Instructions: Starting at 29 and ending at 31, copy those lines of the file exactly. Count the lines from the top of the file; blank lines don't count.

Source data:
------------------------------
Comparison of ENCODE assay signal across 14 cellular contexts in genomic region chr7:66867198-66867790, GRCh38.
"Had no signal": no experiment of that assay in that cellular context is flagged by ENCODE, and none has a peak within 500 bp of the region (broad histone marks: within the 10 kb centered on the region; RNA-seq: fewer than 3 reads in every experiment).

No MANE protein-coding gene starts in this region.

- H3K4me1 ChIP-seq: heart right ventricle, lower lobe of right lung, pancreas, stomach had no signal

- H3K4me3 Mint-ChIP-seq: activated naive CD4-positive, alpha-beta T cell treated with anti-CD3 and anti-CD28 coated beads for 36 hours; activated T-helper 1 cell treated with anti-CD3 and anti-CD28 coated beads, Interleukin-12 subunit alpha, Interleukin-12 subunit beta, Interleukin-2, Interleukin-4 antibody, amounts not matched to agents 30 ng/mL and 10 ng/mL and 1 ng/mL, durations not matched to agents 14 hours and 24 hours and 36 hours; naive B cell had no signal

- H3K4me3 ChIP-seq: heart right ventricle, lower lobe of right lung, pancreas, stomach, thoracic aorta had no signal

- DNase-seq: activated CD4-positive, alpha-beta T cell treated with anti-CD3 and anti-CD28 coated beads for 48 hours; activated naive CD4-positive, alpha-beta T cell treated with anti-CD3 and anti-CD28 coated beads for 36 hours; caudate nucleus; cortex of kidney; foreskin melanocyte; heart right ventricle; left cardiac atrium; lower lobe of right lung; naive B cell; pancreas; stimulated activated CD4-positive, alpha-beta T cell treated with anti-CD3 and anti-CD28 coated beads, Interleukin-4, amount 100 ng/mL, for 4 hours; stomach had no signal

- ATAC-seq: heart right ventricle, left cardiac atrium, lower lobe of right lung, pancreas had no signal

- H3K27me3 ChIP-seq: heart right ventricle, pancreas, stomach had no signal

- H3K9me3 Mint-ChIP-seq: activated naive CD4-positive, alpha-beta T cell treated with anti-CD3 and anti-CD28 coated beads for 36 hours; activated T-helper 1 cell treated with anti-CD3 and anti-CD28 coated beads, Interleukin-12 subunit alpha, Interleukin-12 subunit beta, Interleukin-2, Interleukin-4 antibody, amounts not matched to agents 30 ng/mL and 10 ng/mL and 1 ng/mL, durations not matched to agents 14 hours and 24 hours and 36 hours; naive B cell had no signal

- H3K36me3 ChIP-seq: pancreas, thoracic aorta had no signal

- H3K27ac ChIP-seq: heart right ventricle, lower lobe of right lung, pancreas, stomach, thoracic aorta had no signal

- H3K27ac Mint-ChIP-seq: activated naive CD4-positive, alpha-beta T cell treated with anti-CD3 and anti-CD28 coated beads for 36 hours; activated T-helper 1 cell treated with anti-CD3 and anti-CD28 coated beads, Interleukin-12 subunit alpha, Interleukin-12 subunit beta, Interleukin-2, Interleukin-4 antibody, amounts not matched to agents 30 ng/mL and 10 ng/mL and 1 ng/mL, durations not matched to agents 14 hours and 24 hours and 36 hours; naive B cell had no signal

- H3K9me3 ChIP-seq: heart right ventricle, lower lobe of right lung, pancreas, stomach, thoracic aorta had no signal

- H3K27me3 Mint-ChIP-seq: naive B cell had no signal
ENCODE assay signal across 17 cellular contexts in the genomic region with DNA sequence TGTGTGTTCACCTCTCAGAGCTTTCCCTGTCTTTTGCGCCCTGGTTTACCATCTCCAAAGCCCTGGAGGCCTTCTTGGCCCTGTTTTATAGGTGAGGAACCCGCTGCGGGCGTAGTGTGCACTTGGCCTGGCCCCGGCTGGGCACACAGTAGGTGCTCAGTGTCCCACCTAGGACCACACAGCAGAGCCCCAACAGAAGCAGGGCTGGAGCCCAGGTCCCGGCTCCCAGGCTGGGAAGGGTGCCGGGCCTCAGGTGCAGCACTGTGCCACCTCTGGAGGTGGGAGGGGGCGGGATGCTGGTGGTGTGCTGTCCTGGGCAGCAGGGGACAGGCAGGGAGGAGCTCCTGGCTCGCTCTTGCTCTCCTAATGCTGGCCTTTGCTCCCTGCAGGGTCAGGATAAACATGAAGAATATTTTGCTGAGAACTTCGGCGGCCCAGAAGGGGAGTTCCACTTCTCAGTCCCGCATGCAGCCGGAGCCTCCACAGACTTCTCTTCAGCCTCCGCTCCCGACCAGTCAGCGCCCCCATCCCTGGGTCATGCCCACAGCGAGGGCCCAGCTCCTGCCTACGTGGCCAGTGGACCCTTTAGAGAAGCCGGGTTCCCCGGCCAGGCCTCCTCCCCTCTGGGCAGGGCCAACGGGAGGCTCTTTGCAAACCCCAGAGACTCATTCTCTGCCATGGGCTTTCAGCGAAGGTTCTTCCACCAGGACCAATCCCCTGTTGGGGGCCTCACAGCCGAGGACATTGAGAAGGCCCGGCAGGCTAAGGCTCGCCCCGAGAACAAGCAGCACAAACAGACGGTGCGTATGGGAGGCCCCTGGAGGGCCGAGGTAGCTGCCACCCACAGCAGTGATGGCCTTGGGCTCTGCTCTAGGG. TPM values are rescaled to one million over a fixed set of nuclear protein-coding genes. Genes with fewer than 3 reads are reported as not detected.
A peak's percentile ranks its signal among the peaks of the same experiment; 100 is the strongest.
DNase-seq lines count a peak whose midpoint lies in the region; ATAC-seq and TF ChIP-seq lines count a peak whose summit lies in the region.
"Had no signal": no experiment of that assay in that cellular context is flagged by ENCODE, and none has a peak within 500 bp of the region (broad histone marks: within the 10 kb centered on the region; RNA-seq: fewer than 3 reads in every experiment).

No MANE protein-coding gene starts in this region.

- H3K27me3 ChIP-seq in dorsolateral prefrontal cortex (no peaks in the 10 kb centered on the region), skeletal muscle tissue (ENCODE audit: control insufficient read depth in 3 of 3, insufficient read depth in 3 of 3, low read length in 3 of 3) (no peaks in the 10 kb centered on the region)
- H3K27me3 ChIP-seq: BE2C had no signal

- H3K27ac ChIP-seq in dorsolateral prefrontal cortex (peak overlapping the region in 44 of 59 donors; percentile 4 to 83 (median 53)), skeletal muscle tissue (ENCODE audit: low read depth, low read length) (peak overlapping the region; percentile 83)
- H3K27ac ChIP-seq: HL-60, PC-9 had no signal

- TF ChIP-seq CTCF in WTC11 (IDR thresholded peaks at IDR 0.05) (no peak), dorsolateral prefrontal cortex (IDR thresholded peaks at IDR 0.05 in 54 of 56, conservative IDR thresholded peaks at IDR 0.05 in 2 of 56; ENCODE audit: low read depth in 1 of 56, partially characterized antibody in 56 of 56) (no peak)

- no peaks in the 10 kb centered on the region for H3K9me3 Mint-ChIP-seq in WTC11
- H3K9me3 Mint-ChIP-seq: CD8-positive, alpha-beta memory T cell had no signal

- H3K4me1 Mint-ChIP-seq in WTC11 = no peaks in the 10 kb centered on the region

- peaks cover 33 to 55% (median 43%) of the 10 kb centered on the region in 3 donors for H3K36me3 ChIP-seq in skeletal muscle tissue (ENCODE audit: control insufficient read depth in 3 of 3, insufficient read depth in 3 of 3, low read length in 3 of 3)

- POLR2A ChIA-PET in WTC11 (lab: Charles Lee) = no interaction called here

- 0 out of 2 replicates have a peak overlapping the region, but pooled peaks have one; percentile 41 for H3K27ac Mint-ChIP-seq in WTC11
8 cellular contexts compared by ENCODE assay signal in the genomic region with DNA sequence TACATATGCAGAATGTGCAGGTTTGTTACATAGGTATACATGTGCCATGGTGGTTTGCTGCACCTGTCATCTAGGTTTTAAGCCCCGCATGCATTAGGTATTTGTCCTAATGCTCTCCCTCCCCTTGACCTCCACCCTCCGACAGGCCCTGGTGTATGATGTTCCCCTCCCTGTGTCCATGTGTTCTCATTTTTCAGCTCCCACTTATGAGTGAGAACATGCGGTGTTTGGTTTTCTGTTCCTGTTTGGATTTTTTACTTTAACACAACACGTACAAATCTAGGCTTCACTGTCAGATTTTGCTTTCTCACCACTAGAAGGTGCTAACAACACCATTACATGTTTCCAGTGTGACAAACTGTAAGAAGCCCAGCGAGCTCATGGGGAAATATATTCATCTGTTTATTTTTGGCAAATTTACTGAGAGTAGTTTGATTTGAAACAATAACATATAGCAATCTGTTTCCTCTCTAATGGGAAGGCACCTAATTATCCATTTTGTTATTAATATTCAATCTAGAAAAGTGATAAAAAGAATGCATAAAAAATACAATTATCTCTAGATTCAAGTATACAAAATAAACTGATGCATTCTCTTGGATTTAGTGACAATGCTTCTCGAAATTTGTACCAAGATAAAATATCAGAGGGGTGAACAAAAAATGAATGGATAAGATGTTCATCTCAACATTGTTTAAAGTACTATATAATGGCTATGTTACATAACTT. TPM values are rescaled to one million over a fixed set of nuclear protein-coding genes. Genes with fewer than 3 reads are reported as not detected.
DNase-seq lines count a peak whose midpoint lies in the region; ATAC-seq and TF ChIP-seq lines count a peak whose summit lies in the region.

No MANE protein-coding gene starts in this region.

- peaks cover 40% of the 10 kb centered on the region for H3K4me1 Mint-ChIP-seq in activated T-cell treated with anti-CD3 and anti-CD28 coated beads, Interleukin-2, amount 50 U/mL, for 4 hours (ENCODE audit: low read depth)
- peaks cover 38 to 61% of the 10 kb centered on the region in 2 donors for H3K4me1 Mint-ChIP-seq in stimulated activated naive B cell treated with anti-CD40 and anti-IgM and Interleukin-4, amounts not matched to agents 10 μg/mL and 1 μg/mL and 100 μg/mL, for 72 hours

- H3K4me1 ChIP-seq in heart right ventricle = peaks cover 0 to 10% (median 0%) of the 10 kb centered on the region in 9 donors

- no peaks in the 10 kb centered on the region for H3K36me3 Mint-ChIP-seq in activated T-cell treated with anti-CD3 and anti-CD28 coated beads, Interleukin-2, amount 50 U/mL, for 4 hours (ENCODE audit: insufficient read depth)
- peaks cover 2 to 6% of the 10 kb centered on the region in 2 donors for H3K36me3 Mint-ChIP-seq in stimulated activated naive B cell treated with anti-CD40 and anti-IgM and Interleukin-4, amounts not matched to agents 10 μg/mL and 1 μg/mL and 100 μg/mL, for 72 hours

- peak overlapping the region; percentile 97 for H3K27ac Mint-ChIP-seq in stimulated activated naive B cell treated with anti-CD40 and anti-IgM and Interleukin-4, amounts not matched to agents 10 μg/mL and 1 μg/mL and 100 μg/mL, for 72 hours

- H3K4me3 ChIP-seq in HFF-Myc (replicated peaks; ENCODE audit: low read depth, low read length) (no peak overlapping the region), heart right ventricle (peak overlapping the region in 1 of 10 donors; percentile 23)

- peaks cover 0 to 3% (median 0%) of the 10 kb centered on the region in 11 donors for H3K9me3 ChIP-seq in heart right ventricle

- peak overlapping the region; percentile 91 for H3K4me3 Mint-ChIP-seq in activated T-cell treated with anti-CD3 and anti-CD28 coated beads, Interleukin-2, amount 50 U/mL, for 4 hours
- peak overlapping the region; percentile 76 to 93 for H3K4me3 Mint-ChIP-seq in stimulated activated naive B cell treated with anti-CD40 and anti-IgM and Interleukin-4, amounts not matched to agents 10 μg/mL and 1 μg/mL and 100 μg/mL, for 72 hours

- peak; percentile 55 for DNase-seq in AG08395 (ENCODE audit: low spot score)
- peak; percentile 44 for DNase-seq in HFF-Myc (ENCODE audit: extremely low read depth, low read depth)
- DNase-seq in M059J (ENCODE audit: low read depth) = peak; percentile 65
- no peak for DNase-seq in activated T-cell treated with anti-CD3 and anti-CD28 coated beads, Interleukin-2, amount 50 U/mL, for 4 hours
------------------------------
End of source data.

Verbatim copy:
- peaks cover 33 to 55% (median 43%) of the 10 kb centered on the region in 3 donors for H3K36me3 ChIP-seq in skeletal muscle tissue (ENCODE audit: control insufficient read depth in 3 of 3, insufficient read depth in 3 of 3, low read length in 3 of 3)

- POLR2A ChIA-PET in WTC11 (lab: Charles Lee) = no interaction called here

- 0 out of 2 replicates have a peak overlapping the region, but pooled peaks have one; percentile 41 for H3K27ac Mint-ChIP-seq in WTC11